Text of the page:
A major lifeline for millions of Americans was precipitously cut off over the weekend, leaving many families that are still reeling from the economic shock wrought by the COVID-19 pandemic now also at risk of losing their homes.
Notwithstanding last-minute scrambles from some lawmakers to extend it, the federal eviction moratorium instituted by the Centers for Disease Control and Prevention (CDC) expired at midnight on Saturday.
The lapse in the pandemic-era protection that shielded vulnerable Americans from homelessness during the health crisis also comes as coronavirus cases resurge across the country. Millions of renters are now bracing for what happens next.
"It's more than stress, it's depression -- this is rock bottom," Jim Shock, 53, a West Virginia native who lost his job amid the pandemic and now faces eviction, told ABC News. "I don't see an upside, and I don't mind being humbled, being humbled doesn't bother me. Struggles give you strength, and I'm all about all that. But yeah, this is probably as bad as it's been, and I don't know what I'm going to do."
Terriana Julian Clark, 27, a mother of two from Harvey, Louisiana, said the past year has been marked by sickness, unemployment and homelessness before she moved into a home in February. In April, she became sick and suddenly unable to work at her in-person job. As bills and back-rent have piled up, she said she's now waiting for an eviction notice from her landlord with the moratorium expired.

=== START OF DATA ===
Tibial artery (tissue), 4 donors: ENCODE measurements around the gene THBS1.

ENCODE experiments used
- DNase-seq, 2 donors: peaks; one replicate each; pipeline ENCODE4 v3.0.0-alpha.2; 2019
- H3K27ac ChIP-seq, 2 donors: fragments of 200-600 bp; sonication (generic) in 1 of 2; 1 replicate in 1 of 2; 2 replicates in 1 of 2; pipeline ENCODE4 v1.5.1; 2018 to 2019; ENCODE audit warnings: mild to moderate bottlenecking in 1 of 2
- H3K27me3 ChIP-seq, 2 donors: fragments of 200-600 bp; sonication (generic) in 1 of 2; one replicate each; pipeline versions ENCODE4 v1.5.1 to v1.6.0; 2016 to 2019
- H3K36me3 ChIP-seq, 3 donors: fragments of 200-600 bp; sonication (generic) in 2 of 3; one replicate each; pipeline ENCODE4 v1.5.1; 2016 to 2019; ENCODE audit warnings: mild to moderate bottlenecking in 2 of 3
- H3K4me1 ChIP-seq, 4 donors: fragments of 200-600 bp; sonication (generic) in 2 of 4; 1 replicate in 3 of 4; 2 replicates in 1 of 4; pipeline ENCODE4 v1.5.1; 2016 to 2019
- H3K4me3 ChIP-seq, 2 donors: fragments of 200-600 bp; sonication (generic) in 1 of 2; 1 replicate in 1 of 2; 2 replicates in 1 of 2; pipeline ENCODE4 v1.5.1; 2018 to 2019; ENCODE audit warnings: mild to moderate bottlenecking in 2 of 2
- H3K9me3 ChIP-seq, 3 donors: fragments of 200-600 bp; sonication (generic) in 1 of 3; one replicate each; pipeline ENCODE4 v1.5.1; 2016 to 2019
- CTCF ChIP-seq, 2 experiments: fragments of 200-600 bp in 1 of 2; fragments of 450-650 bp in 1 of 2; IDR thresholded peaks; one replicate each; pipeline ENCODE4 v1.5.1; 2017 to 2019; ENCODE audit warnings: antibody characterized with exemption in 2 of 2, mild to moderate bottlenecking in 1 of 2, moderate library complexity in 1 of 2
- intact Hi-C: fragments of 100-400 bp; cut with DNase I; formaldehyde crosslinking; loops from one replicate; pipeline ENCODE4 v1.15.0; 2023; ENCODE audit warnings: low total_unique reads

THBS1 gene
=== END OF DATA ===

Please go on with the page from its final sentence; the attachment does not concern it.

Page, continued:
"He already told me, if I don't have any type of money for him on the first day, he's going to put out a 5 to 10 day eviction notice," Clark said in an interview with ABC News' "Start Here."
"I slept in my car from January 2020 to January 2021," she said, adding that she expects to move back into her Ford Mustang if she loses her home again -- though she said she doesn't want to put her children through that experience again.
"It was really hard," Clark said, "to get gas, food, water. Making sure they have clothes on their back -- because we couldn't wash every day. So, like, having clean clothes is not like a necessity, not an option for us. I literally could feel the weight of the sweat from us in the seats."
"I literally filled out 64 job applications in one month and only heard from two people," the mom said, adding, "I'm trying to do the best that I can to stay up and not ever go back to where I was."
More than 15 million people live in households that are currently behind on their rental payments, which puts them at risk of eviction, according to a report released last week by the nonprofit Aspen Institute think tank. Broken down further, researchers said that figure includes 7.4 million adults -- which is in line with separate census data that says some 7.4 million adults are not caught up on rent payments as of July 5.